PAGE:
Leptospirosis in Dogs - Current Status (Last Updated: 19-Jul-2001)
In: Recent Advances in Canine Infectious Diseases, Carmichael L. (Ed.)
International Veterinary Information Service, Ithaca NY (www.ivis.org), 2001; A0112.0701
P. L. McDonough
Department of Population Medicine and Diagnostic Science, Diagnostic Laboratory, College of Veterinary Medicine, Cornell University, Ithaca, New York, USA.
Leptospirosis is a bacterial disease caused by pathogenic members of the Genus Leptospira. The disease occurs worldwide in numerous animal hosts, including the dog. The canine disease presents as an acute infection of the kidney and liver and, sometimes, as a septicemia. Chronic kidney disease is a common sequel of infection and abortions may occur in pregnant dams. Because many aspects of the infection are poorly understood, there is the possibility that the disease in dogs may go undiagnosed. Recent events in the Northeastern USA have placed leptospirosis at the top of the list of differential diagnoses for dogs that present with signs of acute liver and/or kidney disease. While diagnostic methods have improved over the years, most are relatively insensitive. Information about leptospirosis is further complicated by major changes in the taxonomic classification of the Genus Leptospira. If the changing patterns of disease in dogs are to be understood, it is necessary to recognize that this re-emerging infection is influenced by the cycles of infection in wildlife, where the infection may spill over into domestic animal populations. Other factors affecting the pattern of disease in dogs are the vaccination history and antibiotic usage. This monograph on canine leptospirosis highlights recent findings on the disease in dogs, and it challenges veterinarians to learn more about this serious disease which affects both animals and man.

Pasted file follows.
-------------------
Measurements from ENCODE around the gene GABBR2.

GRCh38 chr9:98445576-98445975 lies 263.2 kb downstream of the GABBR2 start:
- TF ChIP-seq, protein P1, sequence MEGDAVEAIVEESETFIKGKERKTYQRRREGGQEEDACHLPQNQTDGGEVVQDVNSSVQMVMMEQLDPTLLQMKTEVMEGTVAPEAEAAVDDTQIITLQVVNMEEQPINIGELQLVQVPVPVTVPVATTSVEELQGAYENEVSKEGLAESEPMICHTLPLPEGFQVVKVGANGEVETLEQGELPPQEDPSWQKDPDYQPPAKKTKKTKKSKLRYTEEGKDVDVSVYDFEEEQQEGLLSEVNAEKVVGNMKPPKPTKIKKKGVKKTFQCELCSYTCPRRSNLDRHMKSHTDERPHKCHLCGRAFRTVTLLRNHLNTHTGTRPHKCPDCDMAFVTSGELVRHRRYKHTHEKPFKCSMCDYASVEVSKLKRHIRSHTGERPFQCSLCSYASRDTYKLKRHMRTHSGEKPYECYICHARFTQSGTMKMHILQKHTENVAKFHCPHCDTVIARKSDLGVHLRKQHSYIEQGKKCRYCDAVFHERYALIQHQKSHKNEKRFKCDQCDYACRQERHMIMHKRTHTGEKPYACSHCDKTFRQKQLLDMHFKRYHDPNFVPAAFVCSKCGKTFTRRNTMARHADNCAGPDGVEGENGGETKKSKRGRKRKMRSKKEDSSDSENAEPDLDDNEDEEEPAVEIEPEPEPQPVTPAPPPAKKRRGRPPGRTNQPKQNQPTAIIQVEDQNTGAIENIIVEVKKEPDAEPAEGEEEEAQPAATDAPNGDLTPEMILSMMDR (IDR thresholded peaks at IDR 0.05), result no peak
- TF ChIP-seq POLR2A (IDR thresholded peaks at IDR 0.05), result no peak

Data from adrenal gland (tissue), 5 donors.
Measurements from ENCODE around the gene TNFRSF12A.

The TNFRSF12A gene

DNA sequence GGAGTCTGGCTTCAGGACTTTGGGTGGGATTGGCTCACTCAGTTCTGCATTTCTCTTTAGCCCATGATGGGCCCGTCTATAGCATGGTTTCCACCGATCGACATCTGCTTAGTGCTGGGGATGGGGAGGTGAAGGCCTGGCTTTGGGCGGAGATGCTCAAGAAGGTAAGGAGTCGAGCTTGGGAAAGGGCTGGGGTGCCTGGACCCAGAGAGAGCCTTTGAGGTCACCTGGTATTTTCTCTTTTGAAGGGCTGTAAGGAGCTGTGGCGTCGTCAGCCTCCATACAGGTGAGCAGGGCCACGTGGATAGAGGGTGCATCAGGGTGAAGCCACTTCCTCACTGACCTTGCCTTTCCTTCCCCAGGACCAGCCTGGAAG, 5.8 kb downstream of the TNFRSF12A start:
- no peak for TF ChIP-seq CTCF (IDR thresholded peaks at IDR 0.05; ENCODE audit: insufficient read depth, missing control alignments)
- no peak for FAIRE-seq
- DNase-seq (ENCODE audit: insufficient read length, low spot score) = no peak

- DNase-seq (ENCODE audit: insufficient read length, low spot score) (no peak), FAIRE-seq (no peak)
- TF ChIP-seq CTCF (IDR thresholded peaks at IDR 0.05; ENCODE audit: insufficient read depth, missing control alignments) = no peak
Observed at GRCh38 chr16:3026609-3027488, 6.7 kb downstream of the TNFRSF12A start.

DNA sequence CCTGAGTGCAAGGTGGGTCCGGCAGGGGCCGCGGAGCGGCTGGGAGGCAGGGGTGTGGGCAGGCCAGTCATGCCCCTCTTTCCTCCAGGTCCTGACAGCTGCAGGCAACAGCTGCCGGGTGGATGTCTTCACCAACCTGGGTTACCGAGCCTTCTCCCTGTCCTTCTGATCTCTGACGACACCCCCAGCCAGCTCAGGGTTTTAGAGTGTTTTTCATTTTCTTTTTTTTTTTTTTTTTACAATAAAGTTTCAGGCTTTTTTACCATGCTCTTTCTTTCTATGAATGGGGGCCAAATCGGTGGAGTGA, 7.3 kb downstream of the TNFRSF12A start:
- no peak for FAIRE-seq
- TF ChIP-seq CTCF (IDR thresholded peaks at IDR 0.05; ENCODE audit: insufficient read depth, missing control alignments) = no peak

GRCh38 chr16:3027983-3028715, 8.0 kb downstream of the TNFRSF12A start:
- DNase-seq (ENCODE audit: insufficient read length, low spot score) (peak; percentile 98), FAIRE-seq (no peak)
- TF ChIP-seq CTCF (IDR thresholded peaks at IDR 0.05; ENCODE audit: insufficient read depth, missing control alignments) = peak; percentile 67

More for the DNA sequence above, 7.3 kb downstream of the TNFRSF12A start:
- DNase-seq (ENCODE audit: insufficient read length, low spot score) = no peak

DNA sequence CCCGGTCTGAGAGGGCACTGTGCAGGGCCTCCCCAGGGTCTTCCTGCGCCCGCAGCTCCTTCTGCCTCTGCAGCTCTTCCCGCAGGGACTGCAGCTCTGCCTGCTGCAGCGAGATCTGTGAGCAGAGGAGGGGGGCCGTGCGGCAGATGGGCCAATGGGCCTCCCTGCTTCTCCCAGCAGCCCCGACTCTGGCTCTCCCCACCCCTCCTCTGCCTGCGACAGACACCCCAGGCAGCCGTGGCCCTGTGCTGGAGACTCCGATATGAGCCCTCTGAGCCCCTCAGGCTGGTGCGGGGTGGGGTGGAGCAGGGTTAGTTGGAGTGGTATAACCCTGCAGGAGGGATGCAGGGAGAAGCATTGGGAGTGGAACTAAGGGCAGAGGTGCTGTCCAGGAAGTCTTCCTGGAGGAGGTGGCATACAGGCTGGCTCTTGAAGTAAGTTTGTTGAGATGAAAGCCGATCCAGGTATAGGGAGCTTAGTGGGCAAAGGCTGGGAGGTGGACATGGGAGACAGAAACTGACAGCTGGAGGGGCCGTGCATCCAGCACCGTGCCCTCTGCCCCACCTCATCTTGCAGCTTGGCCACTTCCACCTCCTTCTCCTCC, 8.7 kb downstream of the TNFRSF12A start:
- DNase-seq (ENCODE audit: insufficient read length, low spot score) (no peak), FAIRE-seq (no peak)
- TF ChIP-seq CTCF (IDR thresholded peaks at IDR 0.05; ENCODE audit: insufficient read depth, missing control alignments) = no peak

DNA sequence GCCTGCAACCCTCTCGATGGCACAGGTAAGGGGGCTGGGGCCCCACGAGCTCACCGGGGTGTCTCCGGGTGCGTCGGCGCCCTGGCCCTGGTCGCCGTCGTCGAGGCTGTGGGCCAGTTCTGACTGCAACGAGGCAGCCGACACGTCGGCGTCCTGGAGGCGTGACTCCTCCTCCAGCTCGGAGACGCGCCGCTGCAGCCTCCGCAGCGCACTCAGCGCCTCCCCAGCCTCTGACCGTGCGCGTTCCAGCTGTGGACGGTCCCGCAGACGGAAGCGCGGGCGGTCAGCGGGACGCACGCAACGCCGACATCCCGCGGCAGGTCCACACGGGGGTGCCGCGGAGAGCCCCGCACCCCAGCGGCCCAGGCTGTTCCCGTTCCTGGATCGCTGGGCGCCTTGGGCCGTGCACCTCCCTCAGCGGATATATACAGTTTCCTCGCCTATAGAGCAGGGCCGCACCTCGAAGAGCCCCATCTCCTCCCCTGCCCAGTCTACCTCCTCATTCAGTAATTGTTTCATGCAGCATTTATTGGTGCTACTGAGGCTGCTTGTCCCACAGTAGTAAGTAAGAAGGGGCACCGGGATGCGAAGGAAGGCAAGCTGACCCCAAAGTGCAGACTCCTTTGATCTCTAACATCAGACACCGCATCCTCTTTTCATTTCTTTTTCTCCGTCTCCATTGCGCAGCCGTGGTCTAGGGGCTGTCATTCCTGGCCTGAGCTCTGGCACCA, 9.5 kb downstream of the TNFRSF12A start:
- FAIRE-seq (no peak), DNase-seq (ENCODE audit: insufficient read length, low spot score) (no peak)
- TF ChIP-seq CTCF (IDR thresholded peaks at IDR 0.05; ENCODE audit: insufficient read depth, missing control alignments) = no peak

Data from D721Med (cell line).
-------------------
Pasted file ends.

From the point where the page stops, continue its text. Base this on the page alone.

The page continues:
Leptospira - Environmental Survival, Microbiology, and Taxonomy
Leptospira do not multiply outside of the host and their survival depends on environmental conditions in which leptospirae are found, e.g., soil and water conditions. Leptospira are highly susceptible to drying and to pH changes - pH<6 and pH>8 are inhibitory; temperatures < 7 - 10